Think You Have Extra Time to Prepare for CCPA Because of COVID-19? Not So Fast.

Think You Have Extra Time to Prepare for CCPA Because of COVID-19?  Not So Fast.

Written by Doug Austin, Editor of eDiscovery Today

On June 1, California Attorney General Xavier Becerra submitted proposed regulations under the California Consumer Privacy Act (CCPA) to the California Office of Administrative Law (OAL), according to a news release from the Office of the Attorney General of California (OAG).  OAL has 30 working days and an additional 60 calendar days under Executive Order N-40-20 related to the COVID-19 pandemic, to review the package for procedural compliance with the Administrative Procedure Act.  However, Becerra requested OAL to conduct an expedited review and declined to delay enforcement of CCPA from the original planned date of July 1st, but indicated he would exercise “prosecutorial discretion if warranted”.

CCPA was signed into law on June 28, 2018, and went into effect on January 1 of this year. The CCPA requires covered organizations to provide California consumers with a number of privacy-related rights, including the right to: (1) know which personal information an organization collects and how it shares that information with others, (2) request that an organization provide to the consumer the specific data elements of personal information it has collected, (3) demand that an organization delete the individual’s personal information, and (4) opt out of an organization’s “sales” of personal information to third parties. It applies to any organization that has California consumers, even if they’re not located in California.

“As our lives increasingly move online, our data privacy becomes more important than ever. The California Consumer Privacy Act, which gives consumers choice and control over personal information in the marketplace, is game-changing and historic,” said Attorney General Becerra in the news release. “Our regulations provide businesses and individuals with guidance on how to protect that choice and boost transparency, while continuing to unleash innovation. Businesses have had since January 1 to comply with the law, and we are committed to enforcing it starting July 1.”

The proposed regulations package includes the 29 page Final Text of Regulations and the 59 page Final Statement of Reasons, which also has six appendices regarding comments submitted and responses to those comments.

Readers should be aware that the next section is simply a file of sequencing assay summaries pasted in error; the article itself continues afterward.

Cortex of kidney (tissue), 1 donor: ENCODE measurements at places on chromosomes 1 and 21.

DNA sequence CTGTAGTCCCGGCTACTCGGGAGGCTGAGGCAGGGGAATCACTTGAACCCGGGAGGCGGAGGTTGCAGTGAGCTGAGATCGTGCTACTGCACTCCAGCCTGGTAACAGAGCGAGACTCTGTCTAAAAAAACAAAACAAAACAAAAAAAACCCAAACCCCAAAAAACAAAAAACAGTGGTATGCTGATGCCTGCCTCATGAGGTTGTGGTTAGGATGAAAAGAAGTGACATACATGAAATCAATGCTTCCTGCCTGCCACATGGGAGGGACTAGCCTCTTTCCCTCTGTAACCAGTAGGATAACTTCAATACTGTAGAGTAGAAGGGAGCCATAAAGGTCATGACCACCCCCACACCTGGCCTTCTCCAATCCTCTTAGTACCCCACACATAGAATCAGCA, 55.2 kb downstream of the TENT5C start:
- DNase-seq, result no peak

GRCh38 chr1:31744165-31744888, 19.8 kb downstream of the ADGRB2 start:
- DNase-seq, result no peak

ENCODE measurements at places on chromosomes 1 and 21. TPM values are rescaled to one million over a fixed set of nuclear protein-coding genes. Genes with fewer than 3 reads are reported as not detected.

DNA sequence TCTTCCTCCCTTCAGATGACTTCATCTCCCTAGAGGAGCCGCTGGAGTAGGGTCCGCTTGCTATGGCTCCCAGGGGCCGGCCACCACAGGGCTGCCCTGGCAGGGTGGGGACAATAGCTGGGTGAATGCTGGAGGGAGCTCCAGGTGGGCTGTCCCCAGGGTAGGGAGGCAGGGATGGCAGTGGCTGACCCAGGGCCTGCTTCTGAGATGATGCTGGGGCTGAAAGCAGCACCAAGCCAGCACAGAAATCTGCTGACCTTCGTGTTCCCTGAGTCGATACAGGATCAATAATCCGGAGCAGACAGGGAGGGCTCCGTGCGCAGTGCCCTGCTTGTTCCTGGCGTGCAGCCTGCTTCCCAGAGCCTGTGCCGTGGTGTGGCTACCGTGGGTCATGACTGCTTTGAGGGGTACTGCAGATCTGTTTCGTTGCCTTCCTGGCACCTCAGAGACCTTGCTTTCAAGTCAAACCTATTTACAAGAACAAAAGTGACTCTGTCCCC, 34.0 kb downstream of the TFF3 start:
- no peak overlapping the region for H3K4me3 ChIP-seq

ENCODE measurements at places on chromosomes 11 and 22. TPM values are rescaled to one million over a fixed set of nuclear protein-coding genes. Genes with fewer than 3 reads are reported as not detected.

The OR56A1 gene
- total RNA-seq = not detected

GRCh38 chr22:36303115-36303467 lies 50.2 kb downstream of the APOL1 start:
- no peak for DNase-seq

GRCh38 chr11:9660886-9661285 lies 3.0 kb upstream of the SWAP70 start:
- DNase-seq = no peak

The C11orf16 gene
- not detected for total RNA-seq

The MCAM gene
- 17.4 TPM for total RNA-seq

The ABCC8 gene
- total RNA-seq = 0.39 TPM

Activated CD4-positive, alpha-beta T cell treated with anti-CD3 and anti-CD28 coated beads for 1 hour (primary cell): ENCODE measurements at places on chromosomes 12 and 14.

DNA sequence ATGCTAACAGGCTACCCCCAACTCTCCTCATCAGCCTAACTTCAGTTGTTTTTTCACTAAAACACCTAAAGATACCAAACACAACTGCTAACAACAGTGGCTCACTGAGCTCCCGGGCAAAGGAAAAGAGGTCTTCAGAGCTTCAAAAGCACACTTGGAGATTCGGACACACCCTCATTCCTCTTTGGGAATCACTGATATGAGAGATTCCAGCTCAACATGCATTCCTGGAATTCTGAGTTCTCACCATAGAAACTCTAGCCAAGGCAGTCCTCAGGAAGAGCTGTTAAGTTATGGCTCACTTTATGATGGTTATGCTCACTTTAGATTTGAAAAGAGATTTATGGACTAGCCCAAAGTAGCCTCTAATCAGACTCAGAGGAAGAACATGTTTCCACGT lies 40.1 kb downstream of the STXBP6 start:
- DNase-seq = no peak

As noted in this blog post by Troutman Sanders, normally, for the CCPA regulations to be effective by the originally-anticipated July 1 enforcement date, AG Becerra should have submitted the proposed regulations to the OAL, and filed the approved rules with the Secretary of State no later than May 31.  But, in responding to requests to delay enforcement, Becerra said this:

“The OAG has considered and determined that delaying the implementation of these regulations is not more effective in carrying out the purpose and intent of the CCPA. The modified rules, which include regulations on employment-related information, were released on February 10, 2020 and revised on March 11, 2020. Thus, businesses have been aware that these requirements could be imposed as part of the OAG’s regulations. Indeed, many of the regulations are restatements of a business’ obligations under the CCPA, which went into effect on January 1, 2020…To the extent that the regulations require incremental compliance, the OAG may exercise prosecutorial discretion if warranted, depending on the particular facts at issue. Prosecutorial discretion permits the OAG to choose which entities to prosecute, whether to prosecute, and when to prosecute…Thus, any regulation that delays implementation of the regulations is not necessary.”

So, as far as Becerra is concerned, your organization should have already been planning to be compliant with CCPA as the Final Text of Proposed Regulations is identical in substance to the Second Modified Regulations issued back on March 27.  But, it seems a lot of organizations are still not ready, just as many weren’t ready for Europe’s General Data Protection Regulation (GDPR), when it went into effect in May 2018.  It’s more important than ever for organizations to track their data, make sure their privacy policy is up to date, develop processes for consumer requests and provide appropriate training to their employees to comply with the policy.  Discovery isn’t just for litigation anymore; it’s also about having a discovery program in place to meet your data privacy compliance needs.  And, while many companies don’t have active litigation which requires a structured approach to discovery, data privacy compliance is a universal need for every company.  I’m sure the level of preparedness within your organization will factor into the “prosecutorial discretion” that Becerra mentioned in his comments should your company violate data privacy rights of California consumers.  Time is almost up!

As part of the Educational partnership between IPRO and eDiscovery Today that was announced earlier this month, I’m excited to say that I will be writing a new weekly blog post for IPRO’s blog, to supplement the excellent educational content that Jim Gill and the IPRO team regularly provide!  Just like I do on eDiscovery Today, I will write educational posts about a variety of topics related to eDiscovery, cybersecurity and data privacy. So, look for a post from me each week here!